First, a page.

Dystopian Present

“Why?” my sister asked, standing in one of the surviving brick-and-mortar bookstores, waiting for her tweens to pick out something to read. “Why is the YA section all dystopian science fiction?” She was more annoyed than curious, concerned that her children were being limited to a narrow vision of alternative worlds. But it got me thinking…

Her theory was that this is a trend based on simple market-driven economics: the success of The Hunger Games spawning imitators. My theory goes beyond the cash to the human desires that wrest it from our hands. We (not just the kids; we’re all reading this) are drawn to the stories that help to explain our lives. Previous generations were drawn to Westerns or kitchen sink dramas. A few years ago, we were still believing that, in a magical battle between good and evil, good would ultimately win (thought to ponder: if Harry Potter had not been introduced until 2007, would he have made the same emotional connections with his public as he did by debuting ten years earlier?).

I’m wondering if dystopian futures are compelling to us today because we’re living in a dystopian present. For over 200 years, the American Dream relied on a sense of limitless possibility. But right now, nothing seems possible. Our politics are broken. Most of us live from paycheck to paycheck. The social contract has more riders than a rush-hour subway. And nothing is punished as consistently as good behavior.

Is it surprising that we’re drawn to big stories with protagonists who are imprisoned by what seem to be unshakable contraints? Look at a tiny slice of dystopias on offer: Suzanne Collins’ The Hunger Games, Justin Cronin’s Passsage and Hugh Howey’s Wool (the success of which makes me, dare I say it? at least 50 shades happier than other self-publishing phenoms). These are epic tales of societies born of disaster, societies which have since outgrown and perverted their initial purpose. What was refuge has become cage. Their protagonists are people of large spirit who can no longer bear such empty survival and are prepared to risk death for an hour of life.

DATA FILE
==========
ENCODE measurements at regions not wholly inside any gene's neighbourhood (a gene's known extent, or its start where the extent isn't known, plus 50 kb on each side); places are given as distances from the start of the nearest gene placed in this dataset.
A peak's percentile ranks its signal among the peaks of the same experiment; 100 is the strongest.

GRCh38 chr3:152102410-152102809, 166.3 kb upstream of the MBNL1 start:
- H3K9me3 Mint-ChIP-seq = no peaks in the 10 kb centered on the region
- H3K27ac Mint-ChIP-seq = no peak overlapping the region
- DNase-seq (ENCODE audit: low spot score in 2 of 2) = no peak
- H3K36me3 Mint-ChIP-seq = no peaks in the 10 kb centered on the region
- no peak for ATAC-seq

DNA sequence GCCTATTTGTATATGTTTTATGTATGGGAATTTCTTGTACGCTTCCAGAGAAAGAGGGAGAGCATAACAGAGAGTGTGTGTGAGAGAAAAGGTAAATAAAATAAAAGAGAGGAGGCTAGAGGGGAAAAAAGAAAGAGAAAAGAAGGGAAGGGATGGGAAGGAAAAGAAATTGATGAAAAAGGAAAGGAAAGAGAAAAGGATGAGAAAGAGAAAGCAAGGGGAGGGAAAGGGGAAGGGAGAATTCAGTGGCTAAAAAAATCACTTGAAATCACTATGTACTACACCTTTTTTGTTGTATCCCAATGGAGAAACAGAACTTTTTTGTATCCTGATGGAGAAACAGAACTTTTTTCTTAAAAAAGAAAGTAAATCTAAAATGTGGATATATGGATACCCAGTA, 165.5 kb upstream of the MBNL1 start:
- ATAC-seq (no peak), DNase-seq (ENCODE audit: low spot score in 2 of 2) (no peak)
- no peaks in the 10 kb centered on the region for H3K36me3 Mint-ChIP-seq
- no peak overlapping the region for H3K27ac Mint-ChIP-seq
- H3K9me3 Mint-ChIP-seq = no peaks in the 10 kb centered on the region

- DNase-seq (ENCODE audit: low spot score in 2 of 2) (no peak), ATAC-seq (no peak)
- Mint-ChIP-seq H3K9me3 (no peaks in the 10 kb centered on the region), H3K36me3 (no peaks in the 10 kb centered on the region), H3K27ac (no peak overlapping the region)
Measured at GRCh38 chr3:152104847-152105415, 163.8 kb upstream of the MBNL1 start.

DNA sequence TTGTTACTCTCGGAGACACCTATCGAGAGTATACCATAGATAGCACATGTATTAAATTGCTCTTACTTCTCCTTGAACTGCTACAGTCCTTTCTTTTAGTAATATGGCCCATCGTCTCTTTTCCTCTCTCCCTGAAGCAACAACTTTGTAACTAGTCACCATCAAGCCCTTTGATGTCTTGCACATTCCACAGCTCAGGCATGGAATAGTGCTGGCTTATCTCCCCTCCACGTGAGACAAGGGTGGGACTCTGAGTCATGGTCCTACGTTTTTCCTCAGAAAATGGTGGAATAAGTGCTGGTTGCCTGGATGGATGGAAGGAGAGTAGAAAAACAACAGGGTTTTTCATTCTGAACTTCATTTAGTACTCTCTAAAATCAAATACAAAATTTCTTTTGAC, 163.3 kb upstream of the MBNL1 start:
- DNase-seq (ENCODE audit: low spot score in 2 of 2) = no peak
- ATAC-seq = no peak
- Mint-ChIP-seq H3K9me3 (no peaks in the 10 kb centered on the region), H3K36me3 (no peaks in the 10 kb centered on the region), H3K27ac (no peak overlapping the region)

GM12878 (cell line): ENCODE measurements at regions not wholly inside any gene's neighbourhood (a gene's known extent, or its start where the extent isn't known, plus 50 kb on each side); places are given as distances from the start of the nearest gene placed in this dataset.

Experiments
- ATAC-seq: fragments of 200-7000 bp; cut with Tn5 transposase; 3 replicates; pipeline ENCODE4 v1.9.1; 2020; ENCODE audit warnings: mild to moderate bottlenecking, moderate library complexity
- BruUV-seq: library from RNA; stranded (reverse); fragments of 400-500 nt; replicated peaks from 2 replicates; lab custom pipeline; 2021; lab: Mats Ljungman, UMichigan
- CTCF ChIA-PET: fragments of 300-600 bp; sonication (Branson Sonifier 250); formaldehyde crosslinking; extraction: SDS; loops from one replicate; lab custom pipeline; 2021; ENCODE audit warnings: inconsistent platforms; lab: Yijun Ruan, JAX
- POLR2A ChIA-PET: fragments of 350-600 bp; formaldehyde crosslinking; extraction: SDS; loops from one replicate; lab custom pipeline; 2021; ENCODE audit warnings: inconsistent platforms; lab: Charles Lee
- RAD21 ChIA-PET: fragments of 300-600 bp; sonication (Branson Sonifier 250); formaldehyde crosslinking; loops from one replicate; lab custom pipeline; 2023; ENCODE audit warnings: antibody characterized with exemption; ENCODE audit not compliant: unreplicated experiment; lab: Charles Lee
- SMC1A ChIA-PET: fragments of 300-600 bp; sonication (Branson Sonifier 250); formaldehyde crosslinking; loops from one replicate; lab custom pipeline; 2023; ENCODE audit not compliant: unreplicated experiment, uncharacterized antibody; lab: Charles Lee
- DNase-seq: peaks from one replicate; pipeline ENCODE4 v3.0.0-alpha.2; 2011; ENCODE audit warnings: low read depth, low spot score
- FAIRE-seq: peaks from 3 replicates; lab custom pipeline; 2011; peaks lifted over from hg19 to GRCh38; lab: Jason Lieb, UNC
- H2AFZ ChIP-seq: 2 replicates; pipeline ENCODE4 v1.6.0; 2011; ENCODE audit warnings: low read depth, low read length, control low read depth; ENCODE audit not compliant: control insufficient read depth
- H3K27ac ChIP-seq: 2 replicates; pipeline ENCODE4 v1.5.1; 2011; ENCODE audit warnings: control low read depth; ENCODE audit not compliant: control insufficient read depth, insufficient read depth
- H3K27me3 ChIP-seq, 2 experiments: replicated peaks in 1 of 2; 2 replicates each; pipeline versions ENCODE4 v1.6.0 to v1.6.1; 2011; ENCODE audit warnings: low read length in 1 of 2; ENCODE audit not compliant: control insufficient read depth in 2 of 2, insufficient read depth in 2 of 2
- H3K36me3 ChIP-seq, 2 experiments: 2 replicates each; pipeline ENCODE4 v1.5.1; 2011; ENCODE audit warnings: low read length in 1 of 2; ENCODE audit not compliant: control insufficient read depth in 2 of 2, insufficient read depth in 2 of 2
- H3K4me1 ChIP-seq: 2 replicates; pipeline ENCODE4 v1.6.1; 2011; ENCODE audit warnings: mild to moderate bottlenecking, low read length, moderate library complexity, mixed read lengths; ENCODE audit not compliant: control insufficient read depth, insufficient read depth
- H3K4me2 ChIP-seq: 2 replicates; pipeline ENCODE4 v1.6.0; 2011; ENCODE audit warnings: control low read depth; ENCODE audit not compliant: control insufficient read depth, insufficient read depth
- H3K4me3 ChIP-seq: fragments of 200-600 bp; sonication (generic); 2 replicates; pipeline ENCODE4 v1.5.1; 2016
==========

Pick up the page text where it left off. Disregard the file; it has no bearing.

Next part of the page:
No happy endings in these fictional worlds. Sacrifices are great. Walls come down, only to be replaced by new walls. The best we can hope for our heros is that they experience a moment of joy or love along the way, and end with the peace of having at least tried. Is that the new American Dream?

An Agile Mind

Like most writers of fiction, I spend most of my waking hours in a job where I’m doing something else. In my case, I write user assistance materials for software (yeah, that’s right; I write “Help.”) And since you ask, no; I don’t have a technology background. This is a career I wandered into, under the heading “Life is what happens to you while you’re busy making other plans.” (thank you, John Lennon)  I’ve learned by doing; and by listening, watching, reading and asking questions.